Seaweed, Salmon and Manzanita Cider

Mrs. Homegrown here:

I fell into temptation and bought Seaweed, Salmon and Manzanita Cider: A California Indian Feast at the Theodore Payne Foundation this week. I should know by now not to look around that book store. Like Ulysses, I should tie myself to the mast–pay for my native plants and get out. Somehow it never works.

Seaweed, Salmon is a pretty little book. Paperback, thin, but coffee table worthy, because it’s so interesting and at the same time, skimmable. A good gift book. It’s a loose collection of folklore, personal narrative, recipes and preparation tips for wild foods, well-illustrated with color photos. (It is not, however, a plant identification book.)

Yes, I’m on the California Indian/native plant train again (see my recent recommendations) but the wild foods discussed in this book are not exclusively Californian. It covers all sorts of common wild foods, like acorns, elderberries, and rosehips, as well as wild game. They discuss coastal foods like oysters and seaweed, as well as Southwest-specific foods, like yucca, agave, and our ever-prolific friend, the prickly pear.

What I like best about it are the personal stories, and after our turkey business last week, I’m drawn to the stories about hunting. There’s one arresting reminicence of how this man’s mother went into the woods alone with a gun, took down a big buck, dressed it and hauled half of it up a tree, carried the other half back to her camp, and treed that, too…and woke the next morning to find a mountain lion stalking the campsite. And I complain about picking pinfeathers out of turkey carcasses!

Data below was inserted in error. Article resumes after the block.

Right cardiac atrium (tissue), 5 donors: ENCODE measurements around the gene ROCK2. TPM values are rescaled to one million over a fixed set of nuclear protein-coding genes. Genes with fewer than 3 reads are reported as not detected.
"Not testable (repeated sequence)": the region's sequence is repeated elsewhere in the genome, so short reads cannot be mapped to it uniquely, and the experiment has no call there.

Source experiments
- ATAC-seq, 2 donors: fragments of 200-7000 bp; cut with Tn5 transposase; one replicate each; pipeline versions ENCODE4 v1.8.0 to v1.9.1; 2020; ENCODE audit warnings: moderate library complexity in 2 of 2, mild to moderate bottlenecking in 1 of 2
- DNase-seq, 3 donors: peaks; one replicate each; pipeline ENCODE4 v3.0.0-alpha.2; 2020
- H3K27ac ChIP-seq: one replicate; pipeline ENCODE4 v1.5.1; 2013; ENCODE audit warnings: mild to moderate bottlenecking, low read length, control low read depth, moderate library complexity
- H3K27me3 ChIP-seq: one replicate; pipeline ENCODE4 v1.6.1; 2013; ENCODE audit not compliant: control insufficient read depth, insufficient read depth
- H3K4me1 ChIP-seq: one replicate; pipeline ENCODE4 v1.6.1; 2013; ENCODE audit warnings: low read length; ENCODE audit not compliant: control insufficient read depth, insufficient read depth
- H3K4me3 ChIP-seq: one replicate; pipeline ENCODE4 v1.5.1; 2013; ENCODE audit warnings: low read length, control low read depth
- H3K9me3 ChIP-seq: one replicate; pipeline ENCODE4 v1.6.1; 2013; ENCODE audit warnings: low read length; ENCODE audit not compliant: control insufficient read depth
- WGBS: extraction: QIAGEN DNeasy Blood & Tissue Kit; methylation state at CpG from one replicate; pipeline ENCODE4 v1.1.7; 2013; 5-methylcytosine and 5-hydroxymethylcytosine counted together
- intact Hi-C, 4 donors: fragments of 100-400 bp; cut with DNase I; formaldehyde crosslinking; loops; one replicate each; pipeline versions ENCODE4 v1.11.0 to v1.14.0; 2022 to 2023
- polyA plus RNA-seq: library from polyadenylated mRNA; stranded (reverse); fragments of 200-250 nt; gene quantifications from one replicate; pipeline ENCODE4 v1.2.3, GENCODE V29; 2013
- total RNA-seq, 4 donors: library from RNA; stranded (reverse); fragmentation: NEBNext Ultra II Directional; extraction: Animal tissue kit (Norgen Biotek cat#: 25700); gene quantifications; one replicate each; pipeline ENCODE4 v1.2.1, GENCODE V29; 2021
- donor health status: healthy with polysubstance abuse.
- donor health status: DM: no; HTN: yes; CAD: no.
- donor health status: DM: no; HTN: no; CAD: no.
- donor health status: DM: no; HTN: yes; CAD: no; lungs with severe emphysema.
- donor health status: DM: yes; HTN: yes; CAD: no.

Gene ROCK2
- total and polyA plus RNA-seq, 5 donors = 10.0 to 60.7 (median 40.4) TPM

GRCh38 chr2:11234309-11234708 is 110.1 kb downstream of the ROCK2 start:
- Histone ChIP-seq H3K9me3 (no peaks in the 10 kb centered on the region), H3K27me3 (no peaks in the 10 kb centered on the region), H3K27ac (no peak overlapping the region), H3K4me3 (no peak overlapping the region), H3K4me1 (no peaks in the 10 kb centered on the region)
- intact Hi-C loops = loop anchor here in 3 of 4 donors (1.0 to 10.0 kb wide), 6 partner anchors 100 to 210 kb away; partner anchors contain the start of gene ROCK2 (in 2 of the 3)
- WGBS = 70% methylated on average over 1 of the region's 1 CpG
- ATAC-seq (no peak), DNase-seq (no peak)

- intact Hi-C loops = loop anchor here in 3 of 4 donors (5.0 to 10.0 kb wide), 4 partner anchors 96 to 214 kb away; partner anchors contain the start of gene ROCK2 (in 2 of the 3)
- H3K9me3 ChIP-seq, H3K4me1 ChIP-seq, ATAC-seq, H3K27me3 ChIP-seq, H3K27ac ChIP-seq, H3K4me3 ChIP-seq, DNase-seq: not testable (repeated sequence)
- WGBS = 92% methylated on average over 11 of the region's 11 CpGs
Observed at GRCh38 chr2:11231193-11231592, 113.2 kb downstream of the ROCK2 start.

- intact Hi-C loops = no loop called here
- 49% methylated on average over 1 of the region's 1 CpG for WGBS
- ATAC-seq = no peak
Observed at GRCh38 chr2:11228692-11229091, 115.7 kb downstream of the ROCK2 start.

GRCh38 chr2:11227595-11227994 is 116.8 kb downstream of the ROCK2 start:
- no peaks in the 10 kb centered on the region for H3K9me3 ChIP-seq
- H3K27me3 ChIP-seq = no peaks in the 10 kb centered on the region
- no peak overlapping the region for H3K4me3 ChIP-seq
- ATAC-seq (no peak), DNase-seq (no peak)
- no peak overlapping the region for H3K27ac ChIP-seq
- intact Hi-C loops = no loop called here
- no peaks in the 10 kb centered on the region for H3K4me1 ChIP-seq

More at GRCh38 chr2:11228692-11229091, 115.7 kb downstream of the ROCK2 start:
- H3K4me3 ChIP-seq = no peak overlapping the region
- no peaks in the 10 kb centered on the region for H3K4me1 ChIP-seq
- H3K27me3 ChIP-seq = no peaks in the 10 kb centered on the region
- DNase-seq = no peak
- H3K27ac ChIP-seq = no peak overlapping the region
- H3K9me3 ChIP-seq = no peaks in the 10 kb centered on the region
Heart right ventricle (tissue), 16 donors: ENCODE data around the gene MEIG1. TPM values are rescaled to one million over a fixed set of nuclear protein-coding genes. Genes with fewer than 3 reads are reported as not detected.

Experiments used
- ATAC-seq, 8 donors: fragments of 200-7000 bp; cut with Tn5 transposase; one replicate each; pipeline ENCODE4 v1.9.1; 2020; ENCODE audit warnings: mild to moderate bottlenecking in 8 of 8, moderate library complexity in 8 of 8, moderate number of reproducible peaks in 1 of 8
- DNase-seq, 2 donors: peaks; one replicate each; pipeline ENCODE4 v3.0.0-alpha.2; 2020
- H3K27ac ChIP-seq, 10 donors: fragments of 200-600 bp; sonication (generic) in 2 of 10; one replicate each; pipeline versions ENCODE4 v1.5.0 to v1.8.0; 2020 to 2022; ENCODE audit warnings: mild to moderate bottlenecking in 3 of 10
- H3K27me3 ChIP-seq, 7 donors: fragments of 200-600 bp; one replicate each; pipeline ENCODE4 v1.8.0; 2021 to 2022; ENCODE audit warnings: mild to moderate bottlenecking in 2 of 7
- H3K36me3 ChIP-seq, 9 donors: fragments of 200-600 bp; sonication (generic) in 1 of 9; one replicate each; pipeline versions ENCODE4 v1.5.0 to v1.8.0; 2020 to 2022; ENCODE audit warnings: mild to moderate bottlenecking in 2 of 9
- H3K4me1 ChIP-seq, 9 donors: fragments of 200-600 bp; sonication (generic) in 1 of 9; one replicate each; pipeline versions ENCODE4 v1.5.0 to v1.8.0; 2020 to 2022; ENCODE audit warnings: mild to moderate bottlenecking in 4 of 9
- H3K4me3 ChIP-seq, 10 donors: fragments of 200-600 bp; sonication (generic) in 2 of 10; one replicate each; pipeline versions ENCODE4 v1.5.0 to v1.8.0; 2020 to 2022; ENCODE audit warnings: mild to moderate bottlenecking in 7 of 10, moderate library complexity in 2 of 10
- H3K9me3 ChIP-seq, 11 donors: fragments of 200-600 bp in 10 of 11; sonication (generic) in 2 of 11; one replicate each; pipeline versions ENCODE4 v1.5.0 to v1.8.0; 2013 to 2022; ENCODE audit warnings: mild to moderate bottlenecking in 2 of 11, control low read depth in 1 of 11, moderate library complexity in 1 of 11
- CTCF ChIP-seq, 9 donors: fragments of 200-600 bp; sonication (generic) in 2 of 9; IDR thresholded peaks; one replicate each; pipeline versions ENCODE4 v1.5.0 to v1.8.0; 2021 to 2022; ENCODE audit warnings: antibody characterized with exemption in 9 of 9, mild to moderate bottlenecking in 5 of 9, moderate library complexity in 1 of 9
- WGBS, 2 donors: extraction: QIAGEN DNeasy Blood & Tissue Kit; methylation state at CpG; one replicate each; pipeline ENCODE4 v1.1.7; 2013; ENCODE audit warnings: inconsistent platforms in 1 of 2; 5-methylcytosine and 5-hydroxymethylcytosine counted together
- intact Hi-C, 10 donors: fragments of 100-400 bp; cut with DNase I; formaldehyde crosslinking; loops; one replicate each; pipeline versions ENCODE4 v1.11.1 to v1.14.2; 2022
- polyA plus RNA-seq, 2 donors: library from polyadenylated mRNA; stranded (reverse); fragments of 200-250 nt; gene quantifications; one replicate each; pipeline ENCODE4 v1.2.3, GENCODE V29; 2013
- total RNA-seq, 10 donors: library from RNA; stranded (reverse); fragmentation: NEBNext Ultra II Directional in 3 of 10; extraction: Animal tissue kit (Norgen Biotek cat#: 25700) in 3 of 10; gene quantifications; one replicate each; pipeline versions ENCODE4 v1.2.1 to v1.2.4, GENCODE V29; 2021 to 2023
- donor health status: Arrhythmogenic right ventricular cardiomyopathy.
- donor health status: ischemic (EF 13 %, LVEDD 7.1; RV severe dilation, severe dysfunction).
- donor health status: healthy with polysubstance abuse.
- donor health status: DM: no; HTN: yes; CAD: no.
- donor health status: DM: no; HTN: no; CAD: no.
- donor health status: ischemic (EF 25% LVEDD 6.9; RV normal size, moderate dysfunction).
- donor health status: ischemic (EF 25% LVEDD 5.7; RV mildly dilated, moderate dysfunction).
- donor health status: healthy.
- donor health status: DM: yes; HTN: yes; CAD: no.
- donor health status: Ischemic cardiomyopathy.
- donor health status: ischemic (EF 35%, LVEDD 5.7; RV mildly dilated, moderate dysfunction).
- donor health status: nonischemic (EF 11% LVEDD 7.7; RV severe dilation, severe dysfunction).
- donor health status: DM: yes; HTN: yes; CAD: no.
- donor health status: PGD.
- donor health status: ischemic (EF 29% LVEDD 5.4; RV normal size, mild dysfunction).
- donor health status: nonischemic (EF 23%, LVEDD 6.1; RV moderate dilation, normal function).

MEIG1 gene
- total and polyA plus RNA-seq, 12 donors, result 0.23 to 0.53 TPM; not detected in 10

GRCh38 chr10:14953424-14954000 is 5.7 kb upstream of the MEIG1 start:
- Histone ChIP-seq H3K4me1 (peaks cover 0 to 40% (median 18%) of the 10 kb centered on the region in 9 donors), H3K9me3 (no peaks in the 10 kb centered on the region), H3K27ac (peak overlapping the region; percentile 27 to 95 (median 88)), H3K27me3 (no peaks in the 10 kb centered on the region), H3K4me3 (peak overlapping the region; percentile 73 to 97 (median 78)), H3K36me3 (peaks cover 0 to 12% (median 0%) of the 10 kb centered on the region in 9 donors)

It’s worth a look. I just checked and found that it’s in the LA library system (doh!), so if you’re not in a spending mood, maybe you’ll find it at your library, too.

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4 Comments

  1. That book sounds great. I have been doing alot of pruning of the CA plants in the yard and have been re-reading Tending The Wild to see if I could make use of some of the prunings. I was curious about a mention of Manzanita cider because it turns out that while we have manzanitas neither Gordon nor I have ever bothered to try the berries. They are just about to begin flowering now.

  2. Ginny: You make the cider when the berries are green, so come borrow the book then. ;) It’s pretty straightforward: simmer, then let sit overnight, then decant and sweeten as desired. I’m jealous of your manzanitas–I want to try some!

  3. I would not have assumed green berries, so that’s helpful. Mine turn pinkish red but they could never be described as juicy or luscious.

    I will let you know when its time to harvest and you can come get some.

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